- Actively address leaders’ productivity concerns of hybrid working environments collaboratively – using modern technology, regular 2-way conversations between managers and employees, training leaders to lead remotely, and the redesign of work methods and performance management processes.
- Work closely with leaders and employees to define how, where, and when remote work should be done.
- Facilitating regular internal conversations on the topic to explore different workplace strategies, options, and experiments in the pursuit of defining what works for their organisation.
- Implementing intentional and creative collaboration rhythms, tools, and initiatives that require teams to enhance collaboration, relationship-building – and (where possible) more in-person interactions.
- HR will also need to educate themselves and all employees on managing proximity bias (an unconscious tendency to favour in-office employees over remote workers). This will require a review of performance management processes and measurements to ensure fairness.
HR TRENDS 4:
FOCUS ON EMPLOYEE EXPERIENCE & LISTENING
Josh Bersin asserted that the post-pandemic era is quickly becoming defined by employee experience. A Gartner survey of HR Leaders found that 47% cite employee experience as a top priority. The experience of employees throughout the entire employee life cycle will continue to be a major priority for HR in 2023. Employee expectations have shifted since 2020, and HR is seeing the impact thereof on employee attraction and retention across all industries. Employees are looking for companies that provide personalised opportunities, flexible working arrangements, a shared purpose, and a holistic approach to well-being. In 2023, employee experience will form a big part of companies’ competitive advantage.
According to the State of EX 2022 report, quality data and measuring the impact of EX improvements seem to be the biggest EX challenges. To get employee experience right, HR will need to learn from its marketing counterparts, tuning in to customers regularly, through employee listening. While 60% of employers have increased in some form of employee listening effort, few are using formal listening approaches, with just 31% conducting employee surveys and 13% conducting focus groups (Willis Towers Watson).
- Create an employee journey map to help measure employee experience at every stage of the employee journey. This will help HR to visualise each employee’s journey throughout the employee life cycle and identify areas for improvement.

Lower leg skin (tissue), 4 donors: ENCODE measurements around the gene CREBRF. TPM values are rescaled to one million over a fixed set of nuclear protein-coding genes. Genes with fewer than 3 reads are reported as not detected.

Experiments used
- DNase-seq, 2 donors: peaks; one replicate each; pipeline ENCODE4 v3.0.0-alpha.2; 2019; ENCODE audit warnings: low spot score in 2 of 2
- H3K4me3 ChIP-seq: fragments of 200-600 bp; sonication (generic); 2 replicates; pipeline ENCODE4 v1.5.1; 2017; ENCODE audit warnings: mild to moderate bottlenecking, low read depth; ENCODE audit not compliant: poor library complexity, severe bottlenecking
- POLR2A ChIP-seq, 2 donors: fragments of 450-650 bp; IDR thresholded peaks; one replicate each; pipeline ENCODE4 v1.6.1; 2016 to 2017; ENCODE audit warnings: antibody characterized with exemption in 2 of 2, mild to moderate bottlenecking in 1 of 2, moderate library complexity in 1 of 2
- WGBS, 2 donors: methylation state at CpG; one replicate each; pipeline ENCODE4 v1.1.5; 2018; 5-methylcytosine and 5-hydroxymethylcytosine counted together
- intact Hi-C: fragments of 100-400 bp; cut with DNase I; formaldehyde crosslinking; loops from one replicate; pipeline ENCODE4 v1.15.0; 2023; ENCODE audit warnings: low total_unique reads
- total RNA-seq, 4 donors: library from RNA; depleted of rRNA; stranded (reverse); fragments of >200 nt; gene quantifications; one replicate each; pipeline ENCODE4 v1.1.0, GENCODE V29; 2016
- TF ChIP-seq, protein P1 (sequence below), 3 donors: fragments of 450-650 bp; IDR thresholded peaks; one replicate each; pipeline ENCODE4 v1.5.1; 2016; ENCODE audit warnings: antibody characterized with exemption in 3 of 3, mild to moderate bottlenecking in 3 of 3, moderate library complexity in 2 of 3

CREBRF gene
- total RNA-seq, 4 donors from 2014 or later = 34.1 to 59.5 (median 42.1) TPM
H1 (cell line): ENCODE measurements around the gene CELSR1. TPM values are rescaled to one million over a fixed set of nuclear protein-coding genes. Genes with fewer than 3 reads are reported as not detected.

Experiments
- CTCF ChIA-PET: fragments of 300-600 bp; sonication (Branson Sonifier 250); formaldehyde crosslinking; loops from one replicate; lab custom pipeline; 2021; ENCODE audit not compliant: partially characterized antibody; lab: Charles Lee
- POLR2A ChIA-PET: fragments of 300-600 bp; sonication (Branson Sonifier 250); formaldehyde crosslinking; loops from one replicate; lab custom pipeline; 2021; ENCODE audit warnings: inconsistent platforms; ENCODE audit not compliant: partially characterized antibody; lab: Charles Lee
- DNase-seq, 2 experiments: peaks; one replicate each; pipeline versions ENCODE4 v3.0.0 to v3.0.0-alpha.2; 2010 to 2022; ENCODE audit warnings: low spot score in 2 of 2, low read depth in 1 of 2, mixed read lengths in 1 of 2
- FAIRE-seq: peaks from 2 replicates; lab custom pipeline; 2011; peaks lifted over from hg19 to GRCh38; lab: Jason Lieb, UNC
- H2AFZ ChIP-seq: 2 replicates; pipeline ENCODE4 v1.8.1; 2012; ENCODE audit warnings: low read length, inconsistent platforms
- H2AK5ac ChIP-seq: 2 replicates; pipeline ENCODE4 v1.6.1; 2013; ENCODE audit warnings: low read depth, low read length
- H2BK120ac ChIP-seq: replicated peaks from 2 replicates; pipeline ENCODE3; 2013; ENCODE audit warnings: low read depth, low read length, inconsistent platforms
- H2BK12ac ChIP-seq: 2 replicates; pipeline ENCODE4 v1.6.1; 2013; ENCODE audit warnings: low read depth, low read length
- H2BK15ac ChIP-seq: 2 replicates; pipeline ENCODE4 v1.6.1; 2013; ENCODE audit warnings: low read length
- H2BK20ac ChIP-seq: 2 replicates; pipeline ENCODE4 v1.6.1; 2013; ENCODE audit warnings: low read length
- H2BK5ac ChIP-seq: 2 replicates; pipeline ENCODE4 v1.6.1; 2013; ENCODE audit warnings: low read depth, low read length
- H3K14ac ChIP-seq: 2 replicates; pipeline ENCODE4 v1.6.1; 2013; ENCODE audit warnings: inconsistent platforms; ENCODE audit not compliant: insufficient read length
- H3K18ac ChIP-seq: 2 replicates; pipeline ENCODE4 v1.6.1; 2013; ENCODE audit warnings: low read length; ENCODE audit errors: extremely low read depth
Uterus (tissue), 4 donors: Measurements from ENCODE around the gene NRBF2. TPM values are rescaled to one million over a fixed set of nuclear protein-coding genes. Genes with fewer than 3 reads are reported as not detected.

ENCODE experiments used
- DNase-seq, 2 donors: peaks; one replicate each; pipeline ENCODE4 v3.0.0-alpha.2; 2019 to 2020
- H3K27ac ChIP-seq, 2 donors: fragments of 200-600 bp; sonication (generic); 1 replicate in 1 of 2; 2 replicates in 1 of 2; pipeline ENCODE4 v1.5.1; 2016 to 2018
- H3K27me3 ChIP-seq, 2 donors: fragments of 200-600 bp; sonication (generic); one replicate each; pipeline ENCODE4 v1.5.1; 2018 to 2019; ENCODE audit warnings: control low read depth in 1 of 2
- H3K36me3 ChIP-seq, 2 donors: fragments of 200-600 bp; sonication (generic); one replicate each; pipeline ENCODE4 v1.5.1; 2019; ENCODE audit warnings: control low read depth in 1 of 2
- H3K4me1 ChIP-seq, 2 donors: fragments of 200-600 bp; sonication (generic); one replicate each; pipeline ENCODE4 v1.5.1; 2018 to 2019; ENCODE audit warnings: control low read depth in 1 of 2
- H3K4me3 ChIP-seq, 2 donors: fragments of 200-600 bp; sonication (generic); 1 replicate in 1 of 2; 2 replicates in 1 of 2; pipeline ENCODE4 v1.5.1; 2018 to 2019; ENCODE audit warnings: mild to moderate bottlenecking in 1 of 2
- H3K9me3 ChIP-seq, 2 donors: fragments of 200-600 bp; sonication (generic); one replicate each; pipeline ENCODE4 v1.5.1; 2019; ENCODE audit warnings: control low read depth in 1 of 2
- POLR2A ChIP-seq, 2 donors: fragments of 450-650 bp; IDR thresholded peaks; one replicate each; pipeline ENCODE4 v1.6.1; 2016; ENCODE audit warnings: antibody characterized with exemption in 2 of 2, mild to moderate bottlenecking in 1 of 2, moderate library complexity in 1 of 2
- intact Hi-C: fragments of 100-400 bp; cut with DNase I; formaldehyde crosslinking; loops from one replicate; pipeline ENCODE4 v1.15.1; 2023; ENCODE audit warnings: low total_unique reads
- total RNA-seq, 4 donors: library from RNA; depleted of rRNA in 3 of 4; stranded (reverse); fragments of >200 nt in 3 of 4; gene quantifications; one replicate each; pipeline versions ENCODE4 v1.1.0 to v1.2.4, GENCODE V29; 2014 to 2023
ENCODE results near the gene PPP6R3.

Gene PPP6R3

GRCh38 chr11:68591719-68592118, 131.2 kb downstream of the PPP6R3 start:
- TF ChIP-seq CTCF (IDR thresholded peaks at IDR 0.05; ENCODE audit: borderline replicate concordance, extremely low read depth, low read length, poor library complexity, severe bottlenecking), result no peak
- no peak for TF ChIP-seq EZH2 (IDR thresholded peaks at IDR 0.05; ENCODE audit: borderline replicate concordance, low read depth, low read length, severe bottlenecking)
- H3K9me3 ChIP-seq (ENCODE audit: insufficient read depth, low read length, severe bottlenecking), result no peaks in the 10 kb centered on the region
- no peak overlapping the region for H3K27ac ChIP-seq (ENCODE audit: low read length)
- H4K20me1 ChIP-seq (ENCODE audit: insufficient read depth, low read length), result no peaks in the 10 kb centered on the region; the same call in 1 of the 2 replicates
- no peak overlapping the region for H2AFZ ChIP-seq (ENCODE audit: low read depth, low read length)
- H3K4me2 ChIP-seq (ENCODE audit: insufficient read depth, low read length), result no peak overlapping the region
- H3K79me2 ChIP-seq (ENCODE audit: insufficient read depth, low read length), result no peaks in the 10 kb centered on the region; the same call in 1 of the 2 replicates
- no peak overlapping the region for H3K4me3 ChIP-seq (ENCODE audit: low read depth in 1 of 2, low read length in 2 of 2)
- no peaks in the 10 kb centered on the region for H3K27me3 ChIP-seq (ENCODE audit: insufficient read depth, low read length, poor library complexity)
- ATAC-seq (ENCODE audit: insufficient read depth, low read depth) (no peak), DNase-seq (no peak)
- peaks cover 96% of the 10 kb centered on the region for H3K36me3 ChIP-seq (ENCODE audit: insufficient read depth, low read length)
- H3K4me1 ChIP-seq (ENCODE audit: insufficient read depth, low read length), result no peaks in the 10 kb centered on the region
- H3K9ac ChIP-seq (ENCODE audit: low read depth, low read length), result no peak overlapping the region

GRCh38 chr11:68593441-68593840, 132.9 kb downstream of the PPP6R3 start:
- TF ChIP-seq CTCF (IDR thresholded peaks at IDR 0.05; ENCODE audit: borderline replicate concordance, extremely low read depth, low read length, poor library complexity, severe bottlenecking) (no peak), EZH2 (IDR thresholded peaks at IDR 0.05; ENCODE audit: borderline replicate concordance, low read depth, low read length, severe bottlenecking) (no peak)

- Understand exactly what would enhance the experience of its employees throughout the employee life cycle.
- Implementing various employee listening channels (e.g. video, voice, text, chat, focus groups) for employees to provide inputs and feedback.
- Review the employee value proposition to include aspects relating to flexible working, well-being, and meaningful work.
- Utilise technology to create personalised employee experiences, from attraction to onboarding and development. Self-service-driven technologies are key to empowering employees to drive their own development, progression, and experimentation in the company.
- Encourage a leadership culture that treats employees as individuals. Leaders need to understand the employee’s unique aspirations, talents, recognition preferences, and values and want to enable a good employee experience.
HR TREND 5:
According to a recent study by McKinsey, more diverse companies are 35% more likely to outperform their competitors. Furthermore, recent research shows a promising correlation between diversity and increased workplace innovation revenue. Competitive companies will prioritise Diversity, Equity, Inclusion, and Belonging in 2023, not just for the company benefits it would bring, but also because employees are demanding it. A recent research study by Glassdoor shows that over 74% of job seekers identify diversity and inclusion as determining factors when applying for jobs.
- Cater for various kinds of diversity, including the new generation entering the workplace with a preference towards innovative thinking, flexibility, collaboration, autonomy, and simplified communication. HR will need to adapt the employee experience to suit the needs of Generation Z.
- Ensure that all HR practices foster inclusivity. In 2022, much of the DEIB focus was on recruitment efforts and although 2023 will see a continued effort on the recruitment front, HR will need to look at the entire employee life cycle through a DEIB lens.
- Initiate or improve long-term diversity programmes that are focused on increasing representation among managers through accelerated development programmes.
Read part 2 of our Prominent HR Trends for 2023.